WA Cannabis Wire
The 9th Order

Friction At Board Meeting As Health Exchange Problems Continue

By 9th Order | 0 Comments

“The system fixes that were implemented have not resolved these defects, and instead, the number of detrimentally affected accounts has grown.” In a letter to Washington Health Benefit Exchange Board Members dated August 12, Premera Senior Vice-President Kitti Cramer provided details showing the health insurance premium aggregation and termination notice problems at the Exchange are far larger than previously thought.

Solar Energy Draws a Crowd

By 9th Order | 0 Comments

On June 30 the Washington State University Energy Program held a meeting in Olympia on Solar Energy in Washington State. The WSU Energy Program Director, Rep. Jake Fey, was joined by around fifty interested parties, representing everyone from the major utilities to leading environmental groups.


New Brief: Initiative 1351 Class Size Reduction: A $4.7 Billion Unfunded Mandate with Dubious Educational Merit

It would increase state K–12 spending by $4.7 billion through 2019—over and above what must already be spent to comply with the state Supreme Court’s McCleary decision. Local spending would also increase. The evidence on the benefits of class size reduction is mixed, but doing so for grades 4–12 appears to be a poor investment.

By Washington Research Council (business)

Our State’s Election System Limits Choices, Alienates Voters

All this adds up to the fact that in over one-third of all the races for state house and state senate there was no Democratic or no Republican candidate in the primary election. And because the top-two primary eliminated two more Republicans and one more Democrat from advancing to the general election, all in all more than 36% percent of the general election contests will be missing either a Democrat or a Republican.

By WSLC Stand (Union)

What Grade Did Your School Receive?

Results from the new Achievement Index for school year 2012-13 show that 4% of schools received an Exemplary rating (A), 12% received a Very Good rating (B), 23% received a Good rating (C), 25% received a Fair rating (D), 12% received an Underperforming rating (F), and 5% received a Lowest 5 Percent (F-). The remaining 18% of schools were not rated.

By Washington Policy Center (conservative)

Carbon Pricing and Northwest Businesses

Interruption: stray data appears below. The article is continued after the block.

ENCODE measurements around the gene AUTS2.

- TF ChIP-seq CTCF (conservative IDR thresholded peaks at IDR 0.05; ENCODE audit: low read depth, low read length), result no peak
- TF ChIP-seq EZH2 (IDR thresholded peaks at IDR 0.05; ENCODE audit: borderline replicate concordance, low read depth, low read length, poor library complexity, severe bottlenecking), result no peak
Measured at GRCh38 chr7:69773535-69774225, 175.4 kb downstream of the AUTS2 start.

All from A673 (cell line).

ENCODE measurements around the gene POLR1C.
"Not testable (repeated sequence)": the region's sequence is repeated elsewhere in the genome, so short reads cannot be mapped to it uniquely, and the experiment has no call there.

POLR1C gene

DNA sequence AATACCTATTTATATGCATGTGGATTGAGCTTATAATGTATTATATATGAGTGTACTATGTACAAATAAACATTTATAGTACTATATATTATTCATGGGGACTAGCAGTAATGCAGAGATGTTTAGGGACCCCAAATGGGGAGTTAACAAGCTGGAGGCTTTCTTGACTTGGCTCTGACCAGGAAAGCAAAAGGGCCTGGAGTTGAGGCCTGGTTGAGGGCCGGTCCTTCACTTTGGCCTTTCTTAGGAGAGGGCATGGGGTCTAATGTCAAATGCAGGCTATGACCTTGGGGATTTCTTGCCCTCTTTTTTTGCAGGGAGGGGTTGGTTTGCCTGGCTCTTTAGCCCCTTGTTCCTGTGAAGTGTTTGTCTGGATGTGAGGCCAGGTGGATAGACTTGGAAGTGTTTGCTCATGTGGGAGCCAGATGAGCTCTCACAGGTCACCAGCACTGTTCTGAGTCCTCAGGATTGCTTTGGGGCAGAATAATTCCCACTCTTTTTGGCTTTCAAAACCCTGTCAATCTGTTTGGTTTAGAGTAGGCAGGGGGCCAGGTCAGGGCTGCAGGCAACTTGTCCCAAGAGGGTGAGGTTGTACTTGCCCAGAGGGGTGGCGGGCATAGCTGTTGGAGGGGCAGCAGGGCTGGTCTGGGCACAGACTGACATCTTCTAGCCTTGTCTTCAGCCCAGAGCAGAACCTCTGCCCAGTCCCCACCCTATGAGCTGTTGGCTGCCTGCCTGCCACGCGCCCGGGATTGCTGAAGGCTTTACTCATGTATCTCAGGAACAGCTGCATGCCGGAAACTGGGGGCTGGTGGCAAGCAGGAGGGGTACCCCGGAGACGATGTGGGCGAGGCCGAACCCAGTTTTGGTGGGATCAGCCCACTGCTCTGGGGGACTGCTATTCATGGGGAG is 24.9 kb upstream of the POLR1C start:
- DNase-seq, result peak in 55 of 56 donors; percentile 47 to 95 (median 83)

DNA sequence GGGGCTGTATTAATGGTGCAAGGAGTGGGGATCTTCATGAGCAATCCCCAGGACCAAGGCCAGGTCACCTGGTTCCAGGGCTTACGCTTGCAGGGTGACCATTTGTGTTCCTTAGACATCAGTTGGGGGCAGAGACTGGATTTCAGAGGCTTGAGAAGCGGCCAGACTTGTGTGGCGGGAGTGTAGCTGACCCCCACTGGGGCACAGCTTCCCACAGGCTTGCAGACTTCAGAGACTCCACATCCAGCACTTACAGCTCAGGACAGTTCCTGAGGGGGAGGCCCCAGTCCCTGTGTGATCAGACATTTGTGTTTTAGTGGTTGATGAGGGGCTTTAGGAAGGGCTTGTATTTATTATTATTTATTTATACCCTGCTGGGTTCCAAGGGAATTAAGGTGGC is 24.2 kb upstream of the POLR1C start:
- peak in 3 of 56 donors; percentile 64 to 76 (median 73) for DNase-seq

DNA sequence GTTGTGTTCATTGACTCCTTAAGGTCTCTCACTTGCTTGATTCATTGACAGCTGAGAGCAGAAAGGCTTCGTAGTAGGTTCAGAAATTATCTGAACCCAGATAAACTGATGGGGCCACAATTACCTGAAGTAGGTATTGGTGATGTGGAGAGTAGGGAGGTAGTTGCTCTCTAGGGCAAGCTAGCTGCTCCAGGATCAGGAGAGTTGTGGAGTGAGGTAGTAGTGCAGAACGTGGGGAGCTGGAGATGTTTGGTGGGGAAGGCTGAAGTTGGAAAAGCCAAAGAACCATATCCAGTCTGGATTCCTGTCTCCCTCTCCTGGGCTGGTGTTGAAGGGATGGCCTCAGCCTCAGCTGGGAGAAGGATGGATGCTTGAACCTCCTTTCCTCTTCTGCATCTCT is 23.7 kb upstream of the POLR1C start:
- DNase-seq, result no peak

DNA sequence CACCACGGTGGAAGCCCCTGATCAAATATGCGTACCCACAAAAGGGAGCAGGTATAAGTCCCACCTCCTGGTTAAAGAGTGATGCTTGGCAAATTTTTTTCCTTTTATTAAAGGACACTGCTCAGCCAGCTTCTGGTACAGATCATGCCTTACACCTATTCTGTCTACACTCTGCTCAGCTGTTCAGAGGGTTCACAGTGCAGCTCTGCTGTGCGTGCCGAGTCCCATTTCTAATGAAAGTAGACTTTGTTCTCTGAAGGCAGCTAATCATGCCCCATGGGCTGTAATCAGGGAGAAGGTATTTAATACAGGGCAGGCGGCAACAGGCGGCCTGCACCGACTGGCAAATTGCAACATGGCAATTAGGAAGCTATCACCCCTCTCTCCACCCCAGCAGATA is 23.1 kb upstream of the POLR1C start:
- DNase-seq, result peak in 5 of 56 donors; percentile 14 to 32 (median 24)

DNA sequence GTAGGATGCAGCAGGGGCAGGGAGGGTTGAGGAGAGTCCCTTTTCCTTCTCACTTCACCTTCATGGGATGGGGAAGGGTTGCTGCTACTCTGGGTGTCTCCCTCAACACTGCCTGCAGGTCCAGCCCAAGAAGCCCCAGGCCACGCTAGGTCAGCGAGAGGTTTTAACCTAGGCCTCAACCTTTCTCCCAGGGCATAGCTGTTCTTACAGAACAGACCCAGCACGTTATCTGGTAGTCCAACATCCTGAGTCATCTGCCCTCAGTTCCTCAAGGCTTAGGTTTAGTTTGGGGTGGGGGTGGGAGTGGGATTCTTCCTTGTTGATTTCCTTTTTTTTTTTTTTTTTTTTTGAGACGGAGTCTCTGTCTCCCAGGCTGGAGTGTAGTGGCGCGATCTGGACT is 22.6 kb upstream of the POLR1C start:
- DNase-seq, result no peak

A properly designed carbon pricing policies in the Pacific Northwest can pencil out for the business community and can help point the way forward for the nation and the world. There are three ways to see that direct impacts of a carbon price on most businesses would be modest.

By Sightline (Liberal)

(Pay To) Park and Ride?

n July 2013, board members of the Central Puget Sound Regional Transit Authority, better known as Sound Transit, unanimously approved a pilot program to test several efficiency-boosting strategies for a woefully oversubscribed parking system. The pilot scheme was budgeted at $495,000 and set for a 2014 roll out, with three key measures: Parking permits, Real-time information on parking availability, and Rideshare collaboration.

By Sightline (Liberal)

Has the Number of Uninsured in Washington State Really Dropped?

According to the Washington State Insurance Commissioner’s office, we know that 290,000 people lost or were forced off their existing health insurnance because of the Affordable Care Act (ACA). We have no idea how many of the 1 million newly insured on the exchange were previously uninsured.

By Washington Policy Center (conservative)

Amicus Brief to State Supreme Court: New Revenue Needed to Meet McCleary Requirements

The amicus brief recommends that the court encourage the legislature to raise additional revenue that is stable and dependable in order to fully fund basic education. Failing to raise revenue to meet our education funding needs would result in cuts to other areas of the state budget that kids need to thrive.

By Washington State Budget & Policy Center (liberal)

Tentative Deal Reached to End Grain Lockout

The withdrawal of taxpayer-funded escorts for grain inspectors was criticized by some conservative officials and newspapers, but it “rightfully put the state in a neutral position regarding this management dispute,” said Jeff Johnson, President of the Washington State Labor Council, AFL-CIO.

By WSLC Stand (Union)

Let’s Sue Republicans for Promoting Export of U.S. Jobs

Senate Republicans two weeks ago prevented repair of a law that 99.99 percent of Americans hate and condemn and would vote 50 times to repeal, given the chance. The GOP blocked a bill that would have ended tax breaks bestowed on corporations for offshoring factories and jobs. Send the GOP a message. A lawsuit would be one gesture. But big time election losses would work better.

By WSLC Stand (Union)

A Glimpse of How Climate Orthodoxy Is Undermining Environmental Benefit

The environment doesn’t care how carbon reductions are achieved, but environmentalists do and they want you to sacrifice. At issue are carbon offsets, investments in projects that cut carbon emissions. The Governor’s proposal limits such investments to only 10 percent of carbon reductions. This is a dramatic reduction from 49 percent limit proposed by Governor Gregoire.

By Washington Policy Center (conservative)

Inslee Caves to Union, and Union Approves

Inslee’s elimination of police protection and his refusal to allow United Grain Co. to pay for the protection of inspectors all points to one fact: The governor of Washington State is taking the side of the union which is making threats against state employees.

By SHIFT (conservative)

Inslee Decision Stops State from Facilitating United Grain lockout

While the state provided escort services, United Grain was able to carry on business as usual while depriving some 50 workers of their jobs and providing little incentive for the company to reach a negotiated settlement with the union.

By WSLC Stand (Union)

State’s Boarding Ban is Delayed Until Justices Can Rule

By Paige Cornwell | Seattle Times

The state Supreme Court’s ban on the controversial practice known as psychiatric boarding will not go into effect until the court rules on a motion asking for a 120 day delay. The ban was originally scheduled to take effect Wednesday. There is no deadline for the court’s ultimate response to the state’s Friday motion, according to the Attorney General’s Office.